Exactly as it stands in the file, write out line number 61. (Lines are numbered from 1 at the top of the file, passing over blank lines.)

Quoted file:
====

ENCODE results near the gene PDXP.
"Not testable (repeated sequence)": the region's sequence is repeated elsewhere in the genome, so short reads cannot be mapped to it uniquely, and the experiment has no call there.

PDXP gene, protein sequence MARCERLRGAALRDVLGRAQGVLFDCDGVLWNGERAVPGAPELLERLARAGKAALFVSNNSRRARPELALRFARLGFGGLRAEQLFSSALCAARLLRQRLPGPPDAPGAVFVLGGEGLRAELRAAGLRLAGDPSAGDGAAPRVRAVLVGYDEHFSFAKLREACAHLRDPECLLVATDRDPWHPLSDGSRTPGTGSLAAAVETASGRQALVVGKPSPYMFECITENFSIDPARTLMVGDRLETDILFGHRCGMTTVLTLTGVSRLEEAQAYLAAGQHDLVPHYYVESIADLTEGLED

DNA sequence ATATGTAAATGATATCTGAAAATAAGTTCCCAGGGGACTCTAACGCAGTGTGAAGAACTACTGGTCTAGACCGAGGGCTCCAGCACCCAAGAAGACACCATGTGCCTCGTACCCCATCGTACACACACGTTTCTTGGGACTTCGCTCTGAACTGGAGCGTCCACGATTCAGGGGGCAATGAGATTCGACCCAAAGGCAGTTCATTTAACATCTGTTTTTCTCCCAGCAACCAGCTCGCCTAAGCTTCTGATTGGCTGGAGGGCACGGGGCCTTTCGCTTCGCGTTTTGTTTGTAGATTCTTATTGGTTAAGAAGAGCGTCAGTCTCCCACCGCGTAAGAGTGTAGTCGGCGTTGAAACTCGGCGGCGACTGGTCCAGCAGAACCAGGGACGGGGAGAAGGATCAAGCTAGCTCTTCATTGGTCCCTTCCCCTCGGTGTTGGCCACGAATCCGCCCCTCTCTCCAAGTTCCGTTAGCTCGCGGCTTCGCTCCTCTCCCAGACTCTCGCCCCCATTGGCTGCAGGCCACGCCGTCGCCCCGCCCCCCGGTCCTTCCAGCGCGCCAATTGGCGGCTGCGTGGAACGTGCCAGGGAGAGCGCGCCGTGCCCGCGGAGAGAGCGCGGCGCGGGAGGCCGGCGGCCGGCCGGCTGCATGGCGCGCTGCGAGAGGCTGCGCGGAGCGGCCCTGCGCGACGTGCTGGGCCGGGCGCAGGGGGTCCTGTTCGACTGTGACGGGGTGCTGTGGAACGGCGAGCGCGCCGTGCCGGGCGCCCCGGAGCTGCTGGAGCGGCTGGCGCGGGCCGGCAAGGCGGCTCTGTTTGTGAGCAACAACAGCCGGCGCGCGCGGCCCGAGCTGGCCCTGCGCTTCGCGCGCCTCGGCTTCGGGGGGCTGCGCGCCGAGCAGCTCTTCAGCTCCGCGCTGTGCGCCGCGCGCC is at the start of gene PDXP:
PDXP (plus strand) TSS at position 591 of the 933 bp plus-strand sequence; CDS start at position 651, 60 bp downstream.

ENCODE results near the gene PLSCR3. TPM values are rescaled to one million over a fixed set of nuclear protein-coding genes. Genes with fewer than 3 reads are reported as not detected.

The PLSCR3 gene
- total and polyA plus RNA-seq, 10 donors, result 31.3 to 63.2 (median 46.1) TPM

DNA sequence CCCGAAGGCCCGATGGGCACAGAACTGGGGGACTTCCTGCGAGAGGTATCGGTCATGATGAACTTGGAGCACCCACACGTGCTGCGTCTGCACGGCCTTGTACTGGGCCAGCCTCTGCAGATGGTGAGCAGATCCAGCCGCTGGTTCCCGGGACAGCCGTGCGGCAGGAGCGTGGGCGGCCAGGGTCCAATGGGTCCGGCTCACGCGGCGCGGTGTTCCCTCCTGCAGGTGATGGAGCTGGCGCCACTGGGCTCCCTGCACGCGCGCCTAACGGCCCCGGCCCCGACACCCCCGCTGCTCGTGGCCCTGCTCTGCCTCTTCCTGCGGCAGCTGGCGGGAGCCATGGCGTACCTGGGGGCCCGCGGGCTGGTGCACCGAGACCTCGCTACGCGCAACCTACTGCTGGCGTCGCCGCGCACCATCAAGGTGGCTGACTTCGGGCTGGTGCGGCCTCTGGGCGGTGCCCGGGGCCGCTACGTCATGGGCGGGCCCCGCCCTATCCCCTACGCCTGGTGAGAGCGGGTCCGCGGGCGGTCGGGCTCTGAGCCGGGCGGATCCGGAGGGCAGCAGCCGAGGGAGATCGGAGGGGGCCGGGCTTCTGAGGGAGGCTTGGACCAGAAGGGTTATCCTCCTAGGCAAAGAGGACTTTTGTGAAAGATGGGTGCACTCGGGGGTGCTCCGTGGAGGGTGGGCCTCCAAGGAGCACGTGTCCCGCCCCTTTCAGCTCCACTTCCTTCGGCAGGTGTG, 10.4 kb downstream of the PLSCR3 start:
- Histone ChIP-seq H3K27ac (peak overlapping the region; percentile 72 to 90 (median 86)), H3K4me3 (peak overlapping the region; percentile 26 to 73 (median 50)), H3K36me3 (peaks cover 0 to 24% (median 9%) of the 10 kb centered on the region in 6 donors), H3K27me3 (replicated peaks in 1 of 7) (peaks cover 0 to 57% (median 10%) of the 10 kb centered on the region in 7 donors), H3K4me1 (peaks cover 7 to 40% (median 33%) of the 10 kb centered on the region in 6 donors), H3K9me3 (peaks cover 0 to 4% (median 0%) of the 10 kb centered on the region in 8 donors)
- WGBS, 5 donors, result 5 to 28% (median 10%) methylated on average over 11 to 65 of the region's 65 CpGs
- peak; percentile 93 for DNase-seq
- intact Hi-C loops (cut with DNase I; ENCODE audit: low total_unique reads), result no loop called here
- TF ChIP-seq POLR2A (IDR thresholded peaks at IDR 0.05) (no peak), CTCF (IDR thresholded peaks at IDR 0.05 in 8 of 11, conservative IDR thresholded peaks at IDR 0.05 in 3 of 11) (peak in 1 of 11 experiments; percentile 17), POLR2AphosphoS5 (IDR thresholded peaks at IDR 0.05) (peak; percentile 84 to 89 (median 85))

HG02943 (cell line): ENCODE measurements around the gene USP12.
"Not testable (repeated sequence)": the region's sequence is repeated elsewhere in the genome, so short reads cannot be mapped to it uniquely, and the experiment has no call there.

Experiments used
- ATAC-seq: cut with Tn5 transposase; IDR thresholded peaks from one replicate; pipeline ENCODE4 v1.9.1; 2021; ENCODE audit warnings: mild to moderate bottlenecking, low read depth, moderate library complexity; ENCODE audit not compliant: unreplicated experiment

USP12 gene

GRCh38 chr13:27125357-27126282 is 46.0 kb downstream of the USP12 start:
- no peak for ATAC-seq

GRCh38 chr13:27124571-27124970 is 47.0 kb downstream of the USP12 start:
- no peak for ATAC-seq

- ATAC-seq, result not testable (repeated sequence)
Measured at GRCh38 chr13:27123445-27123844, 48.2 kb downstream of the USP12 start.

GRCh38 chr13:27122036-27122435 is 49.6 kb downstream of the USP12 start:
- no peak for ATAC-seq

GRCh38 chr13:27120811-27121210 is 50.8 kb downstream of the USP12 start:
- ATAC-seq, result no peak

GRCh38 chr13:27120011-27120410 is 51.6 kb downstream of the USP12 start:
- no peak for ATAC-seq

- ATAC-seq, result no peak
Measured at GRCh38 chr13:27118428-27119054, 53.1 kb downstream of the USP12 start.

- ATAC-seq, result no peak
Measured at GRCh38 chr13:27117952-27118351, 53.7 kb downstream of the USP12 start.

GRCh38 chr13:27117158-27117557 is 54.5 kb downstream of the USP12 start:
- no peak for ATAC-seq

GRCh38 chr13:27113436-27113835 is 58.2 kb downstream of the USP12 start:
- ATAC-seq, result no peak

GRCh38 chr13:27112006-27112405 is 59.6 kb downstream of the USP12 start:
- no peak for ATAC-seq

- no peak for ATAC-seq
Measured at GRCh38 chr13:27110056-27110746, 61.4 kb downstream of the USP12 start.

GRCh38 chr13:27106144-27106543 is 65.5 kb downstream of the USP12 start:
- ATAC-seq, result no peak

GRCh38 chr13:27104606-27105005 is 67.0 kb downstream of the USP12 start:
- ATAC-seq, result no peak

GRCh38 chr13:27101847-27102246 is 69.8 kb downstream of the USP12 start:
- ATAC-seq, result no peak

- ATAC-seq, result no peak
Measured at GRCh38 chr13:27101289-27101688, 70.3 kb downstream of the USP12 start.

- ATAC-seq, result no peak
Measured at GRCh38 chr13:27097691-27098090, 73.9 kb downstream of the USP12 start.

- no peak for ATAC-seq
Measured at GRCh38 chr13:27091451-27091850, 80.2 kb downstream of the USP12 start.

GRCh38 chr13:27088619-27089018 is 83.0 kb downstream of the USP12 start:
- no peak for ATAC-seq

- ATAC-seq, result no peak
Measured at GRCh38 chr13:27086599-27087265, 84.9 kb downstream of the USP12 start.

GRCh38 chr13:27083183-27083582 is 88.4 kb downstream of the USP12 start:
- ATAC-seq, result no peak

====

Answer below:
- ATAC-seq, result no peak